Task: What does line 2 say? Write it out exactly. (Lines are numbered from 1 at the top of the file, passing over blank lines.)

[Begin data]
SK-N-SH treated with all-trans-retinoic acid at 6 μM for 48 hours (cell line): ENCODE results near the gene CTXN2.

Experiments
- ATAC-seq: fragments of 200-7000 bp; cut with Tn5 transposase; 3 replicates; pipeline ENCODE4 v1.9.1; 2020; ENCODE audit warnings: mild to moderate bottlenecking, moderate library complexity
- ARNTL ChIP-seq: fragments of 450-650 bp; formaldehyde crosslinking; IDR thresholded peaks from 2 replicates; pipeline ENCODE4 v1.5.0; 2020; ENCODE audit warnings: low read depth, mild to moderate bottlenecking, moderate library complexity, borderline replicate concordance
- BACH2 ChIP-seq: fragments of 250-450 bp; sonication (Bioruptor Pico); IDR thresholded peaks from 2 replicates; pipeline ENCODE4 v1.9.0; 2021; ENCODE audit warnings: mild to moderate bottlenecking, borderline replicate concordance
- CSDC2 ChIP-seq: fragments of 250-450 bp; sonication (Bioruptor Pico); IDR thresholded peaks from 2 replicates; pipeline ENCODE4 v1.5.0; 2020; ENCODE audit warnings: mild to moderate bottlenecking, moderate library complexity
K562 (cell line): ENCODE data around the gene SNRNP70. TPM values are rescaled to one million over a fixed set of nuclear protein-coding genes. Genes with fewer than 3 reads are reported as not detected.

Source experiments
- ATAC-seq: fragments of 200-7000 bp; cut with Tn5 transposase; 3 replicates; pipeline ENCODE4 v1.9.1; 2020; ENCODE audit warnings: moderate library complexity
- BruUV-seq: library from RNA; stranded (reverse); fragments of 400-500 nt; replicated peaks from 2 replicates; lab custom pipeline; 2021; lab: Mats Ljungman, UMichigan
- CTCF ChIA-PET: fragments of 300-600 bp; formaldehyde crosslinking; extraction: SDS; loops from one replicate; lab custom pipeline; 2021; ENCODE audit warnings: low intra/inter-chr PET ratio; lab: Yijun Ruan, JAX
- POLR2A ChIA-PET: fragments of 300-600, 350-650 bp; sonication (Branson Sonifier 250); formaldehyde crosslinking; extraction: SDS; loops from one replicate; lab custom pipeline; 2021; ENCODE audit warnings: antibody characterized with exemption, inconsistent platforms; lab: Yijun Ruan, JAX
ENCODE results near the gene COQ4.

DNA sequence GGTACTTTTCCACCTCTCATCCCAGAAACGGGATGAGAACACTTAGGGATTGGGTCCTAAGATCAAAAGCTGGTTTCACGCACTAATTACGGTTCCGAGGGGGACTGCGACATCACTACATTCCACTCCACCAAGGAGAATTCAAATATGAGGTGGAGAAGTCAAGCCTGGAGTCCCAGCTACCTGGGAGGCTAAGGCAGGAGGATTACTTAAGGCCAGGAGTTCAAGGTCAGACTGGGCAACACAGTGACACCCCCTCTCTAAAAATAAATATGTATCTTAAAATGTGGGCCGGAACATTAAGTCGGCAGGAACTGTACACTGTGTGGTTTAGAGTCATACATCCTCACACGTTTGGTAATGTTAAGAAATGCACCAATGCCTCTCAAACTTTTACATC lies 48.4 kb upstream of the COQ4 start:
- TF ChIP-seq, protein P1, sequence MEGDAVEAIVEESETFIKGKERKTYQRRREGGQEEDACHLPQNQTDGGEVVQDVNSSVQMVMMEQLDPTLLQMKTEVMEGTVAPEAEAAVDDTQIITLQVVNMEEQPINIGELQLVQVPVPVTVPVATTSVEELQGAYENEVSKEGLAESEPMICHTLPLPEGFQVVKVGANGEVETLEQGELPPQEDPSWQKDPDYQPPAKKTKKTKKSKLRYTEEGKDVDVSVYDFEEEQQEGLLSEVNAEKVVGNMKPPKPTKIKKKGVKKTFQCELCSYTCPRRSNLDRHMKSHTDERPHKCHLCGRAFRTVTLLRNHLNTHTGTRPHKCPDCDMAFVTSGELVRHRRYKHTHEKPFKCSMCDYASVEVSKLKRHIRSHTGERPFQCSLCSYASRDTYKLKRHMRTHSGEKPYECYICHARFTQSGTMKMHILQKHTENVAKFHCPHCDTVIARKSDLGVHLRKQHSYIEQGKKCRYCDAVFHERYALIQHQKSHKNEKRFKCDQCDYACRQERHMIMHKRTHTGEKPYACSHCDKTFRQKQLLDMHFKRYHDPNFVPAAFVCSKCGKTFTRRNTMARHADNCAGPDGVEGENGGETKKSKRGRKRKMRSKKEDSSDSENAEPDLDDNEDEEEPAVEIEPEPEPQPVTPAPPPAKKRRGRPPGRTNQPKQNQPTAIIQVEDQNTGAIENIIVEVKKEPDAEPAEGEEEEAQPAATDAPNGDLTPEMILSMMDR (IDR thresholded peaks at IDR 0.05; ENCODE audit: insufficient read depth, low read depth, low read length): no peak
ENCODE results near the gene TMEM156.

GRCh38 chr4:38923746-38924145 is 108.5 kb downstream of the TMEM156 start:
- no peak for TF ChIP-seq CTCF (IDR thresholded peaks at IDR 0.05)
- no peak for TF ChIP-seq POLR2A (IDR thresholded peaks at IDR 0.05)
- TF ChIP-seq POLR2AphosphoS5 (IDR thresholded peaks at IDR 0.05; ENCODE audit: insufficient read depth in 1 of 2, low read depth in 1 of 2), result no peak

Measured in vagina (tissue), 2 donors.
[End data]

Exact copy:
Experiments